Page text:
Although the fighters they flew had Automated Landing Systems or technically could even match speed with the carrier for the pilot to gently ease down onto the deck, both of these methods were quite time-consuming and the hectic pace of carrier combat operations meant that manual landings were the norm and these landings were graded. Setting the fighter on the deck in one piece, at speed, with another fighter just a few seconds behind was a difficult and stressful task and besides which no one liked looking bad around the boat. The competitive nature of fighter pilots was just as high as for Olympic athletes, and since if you wanted to know the skill of a pilot you looked at the landing grades, not the killboard, (especially in peacetime) these grades were a matter of pride. Greaser invariably had the highest average. It was really a big "fuck you" to the arrogant, racist twat that gave him his callsign in the first place. Right now, his first spotting of the radar contact before even his flight leader was another point to him.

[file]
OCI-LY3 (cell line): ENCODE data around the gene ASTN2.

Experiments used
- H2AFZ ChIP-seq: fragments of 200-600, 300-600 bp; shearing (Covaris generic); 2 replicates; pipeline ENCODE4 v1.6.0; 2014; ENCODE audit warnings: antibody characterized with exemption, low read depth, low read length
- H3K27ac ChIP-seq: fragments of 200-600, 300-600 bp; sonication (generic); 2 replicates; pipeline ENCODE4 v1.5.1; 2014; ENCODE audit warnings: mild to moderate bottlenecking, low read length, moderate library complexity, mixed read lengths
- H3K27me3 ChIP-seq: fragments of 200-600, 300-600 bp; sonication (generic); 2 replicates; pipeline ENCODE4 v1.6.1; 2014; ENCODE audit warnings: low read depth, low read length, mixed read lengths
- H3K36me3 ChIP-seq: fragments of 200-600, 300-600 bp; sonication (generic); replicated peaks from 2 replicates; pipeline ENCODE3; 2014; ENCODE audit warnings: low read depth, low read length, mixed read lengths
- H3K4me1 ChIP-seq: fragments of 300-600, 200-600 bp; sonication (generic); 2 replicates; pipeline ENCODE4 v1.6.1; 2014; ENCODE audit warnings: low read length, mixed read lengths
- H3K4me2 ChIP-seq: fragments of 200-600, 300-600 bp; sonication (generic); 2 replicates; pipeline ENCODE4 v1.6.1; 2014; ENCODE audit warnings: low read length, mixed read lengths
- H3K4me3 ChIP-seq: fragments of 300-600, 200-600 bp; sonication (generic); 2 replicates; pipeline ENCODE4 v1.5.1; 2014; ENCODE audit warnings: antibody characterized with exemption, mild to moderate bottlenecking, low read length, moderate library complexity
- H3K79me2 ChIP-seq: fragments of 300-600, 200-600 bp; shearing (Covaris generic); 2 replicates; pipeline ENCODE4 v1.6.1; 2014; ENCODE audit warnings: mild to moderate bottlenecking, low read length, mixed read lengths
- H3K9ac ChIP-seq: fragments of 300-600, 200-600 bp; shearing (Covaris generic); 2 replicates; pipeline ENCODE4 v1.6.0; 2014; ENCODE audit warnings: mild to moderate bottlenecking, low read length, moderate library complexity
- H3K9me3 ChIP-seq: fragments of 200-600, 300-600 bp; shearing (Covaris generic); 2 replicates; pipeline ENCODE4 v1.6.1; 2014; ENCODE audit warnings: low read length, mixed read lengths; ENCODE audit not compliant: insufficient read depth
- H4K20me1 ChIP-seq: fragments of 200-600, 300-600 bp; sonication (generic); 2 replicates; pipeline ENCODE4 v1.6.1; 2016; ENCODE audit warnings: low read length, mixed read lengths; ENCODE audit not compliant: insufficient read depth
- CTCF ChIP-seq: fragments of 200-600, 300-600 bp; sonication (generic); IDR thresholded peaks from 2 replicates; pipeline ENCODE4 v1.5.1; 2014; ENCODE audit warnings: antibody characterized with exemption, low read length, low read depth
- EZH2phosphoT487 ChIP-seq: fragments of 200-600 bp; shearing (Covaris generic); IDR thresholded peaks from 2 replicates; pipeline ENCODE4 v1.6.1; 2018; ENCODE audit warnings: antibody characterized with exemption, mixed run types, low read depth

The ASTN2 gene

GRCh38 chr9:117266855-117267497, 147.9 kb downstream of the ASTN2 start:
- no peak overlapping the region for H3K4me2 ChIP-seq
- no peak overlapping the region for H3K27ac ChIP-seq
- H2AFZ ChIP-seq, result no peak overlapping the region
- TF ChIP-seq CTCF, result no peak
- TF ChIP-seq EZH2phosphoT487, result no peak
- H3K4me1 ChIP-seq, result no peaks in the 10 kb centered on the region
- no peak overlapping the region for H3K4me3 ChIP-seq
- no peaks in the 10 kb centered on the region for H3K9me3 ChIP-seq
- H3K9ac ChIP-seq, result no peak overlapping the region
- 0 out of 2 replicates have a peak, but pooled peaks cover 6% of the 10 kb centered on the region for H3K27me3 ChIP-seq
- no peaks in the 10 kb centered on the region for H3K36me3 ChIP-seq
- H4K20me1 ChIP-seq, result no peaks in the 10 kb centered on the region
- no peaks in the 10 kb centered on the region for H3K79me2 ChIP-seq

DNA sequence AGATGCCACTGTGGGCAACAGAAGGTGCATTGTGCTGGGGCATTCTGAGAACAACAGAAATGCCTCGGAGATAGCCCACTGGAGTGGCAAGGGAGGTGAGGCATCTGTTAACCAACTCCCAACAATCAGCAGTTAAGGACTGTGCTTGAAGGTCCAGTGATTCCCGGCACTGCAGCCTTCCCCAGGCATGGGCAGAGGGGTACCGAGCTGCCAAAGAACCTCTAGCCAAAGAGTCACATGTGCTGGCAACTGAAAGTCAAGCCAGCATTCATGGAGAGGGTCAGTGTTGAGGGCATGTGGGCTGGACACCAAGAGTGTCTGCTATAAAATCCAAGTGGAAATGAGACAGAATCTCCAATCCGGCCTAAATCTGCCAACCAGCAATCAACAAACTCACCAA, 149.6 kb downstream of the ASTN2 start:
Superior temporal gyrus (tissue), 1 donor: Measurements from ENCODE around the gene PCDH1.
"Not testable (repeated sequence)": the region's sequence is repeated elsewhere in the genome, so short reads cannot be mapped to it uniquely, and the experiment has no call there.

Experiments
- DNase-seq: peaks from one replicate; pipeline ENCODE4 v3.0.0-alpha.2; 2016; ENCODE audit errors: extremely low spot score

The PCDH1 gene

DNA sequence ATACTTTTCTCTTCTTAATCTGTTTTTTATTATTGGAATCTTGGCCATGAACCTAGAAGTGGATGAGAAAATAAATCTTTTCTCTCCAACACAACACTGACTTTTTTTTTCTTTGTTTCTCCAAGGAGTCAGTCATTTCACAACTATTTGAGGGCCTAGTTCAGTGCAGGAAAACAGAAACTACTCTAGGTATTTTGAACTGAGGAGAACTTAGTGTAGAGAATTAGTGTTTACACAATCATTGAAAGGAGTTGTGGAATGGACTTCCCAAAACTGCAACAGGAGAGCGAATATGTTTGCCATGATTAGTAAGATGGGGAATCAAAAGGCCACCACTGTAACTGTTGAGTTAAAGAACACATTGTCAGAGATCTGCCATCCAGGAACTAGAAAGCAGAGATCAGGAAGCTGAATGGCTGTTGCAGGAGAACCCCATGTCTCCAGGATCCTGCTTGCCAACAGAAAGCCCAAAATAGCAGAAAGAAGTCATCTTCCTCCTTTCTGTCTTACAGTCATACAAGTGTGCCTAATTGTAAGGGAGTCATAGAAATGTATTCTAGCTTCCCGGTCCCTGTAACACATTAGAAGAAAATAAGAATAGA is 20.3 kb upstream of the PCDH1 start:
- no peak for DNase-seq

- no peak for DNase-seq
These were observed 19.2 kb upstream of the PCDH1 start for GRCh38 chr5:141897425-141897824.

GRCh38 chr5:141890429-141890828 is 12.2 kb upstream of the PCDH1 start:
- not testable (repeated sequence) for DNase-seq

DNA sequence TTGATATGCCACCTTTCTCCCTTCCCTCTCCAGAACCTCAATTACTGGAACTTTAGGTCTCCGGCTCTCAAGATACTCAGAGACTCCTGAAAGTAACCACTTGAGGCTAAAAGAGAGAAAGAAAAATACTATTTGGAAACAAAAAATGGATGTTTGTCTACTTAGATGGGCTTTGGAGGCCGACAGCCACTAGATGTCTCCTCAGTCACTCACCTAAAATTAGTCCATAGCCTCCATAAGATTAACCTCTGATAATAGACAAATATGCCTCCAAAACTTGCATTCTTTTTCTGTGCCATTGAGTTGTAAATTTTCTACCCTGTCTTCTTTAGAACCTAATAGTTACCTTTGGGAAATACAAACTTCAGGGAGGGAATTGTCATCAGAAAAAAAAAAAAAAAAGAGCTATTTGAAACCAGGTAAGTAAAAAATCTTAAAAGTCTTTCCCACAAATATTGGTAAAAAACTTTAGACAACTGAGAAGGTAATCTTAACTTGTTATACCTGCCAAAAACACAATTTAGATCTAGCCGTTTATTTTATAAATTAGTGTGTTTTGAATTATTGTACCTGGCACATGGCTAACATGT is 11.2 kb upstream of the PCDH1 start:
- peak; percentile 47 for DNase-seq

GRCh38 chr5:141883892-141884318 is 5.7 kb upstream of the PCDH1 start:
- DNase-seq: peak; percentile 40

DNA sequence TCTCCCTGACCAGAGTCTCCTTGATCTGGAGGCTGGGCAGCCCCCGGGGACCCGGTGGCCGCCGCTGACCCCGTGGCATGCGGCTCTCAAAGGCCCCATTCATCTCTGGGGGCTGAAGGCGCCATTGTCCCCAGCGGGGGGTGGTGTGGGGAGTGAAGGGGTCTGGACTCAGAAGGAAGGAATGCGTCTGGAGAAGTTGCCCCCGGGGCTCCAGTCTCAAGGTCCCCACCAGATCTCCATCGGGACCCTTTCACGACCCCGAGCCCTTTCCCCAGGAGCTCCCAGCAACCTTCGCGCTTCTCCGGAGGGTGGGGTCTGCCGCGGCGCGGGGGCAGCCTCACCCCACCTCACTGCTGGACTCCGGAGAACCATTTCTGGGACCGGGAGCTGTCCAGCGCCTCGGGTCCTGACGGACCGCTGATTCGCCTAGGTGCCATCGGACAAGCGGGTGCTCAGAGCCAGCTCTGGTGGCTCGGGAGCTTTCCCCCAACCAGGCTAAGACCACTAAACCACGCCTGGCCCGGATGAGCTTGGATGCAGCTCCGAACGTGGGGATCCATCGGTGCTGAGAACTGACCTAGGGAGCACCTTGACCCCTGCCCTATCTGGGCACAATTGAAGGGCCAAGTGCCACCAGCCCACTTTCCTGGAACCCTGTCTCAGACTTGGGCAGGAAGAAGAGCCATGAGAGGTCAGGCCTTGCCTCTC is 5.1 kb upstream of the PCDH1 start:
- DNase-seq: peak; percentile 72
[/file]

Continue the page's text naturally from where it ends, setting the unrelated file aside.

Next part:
"Copy," Jim "Jimbo" Reid grudgingly admitted. The rivalry between himself and Greaser was a strong but friendly one. They'd down a pint or two in the bar afterwards, although that didn't stop him adding almost gleefully, "spike. They're painting us."

"Copy, Sabertooth. Juggernaught has no contact yet." The faster Bearcats had obviously overtaken the lumbering Thunderbolts and as usual would get all the glory should there be an engagement.

"They've locked us up -- are we clear to engage?"

"Affirmative. Weapons free, repeat, weapons free."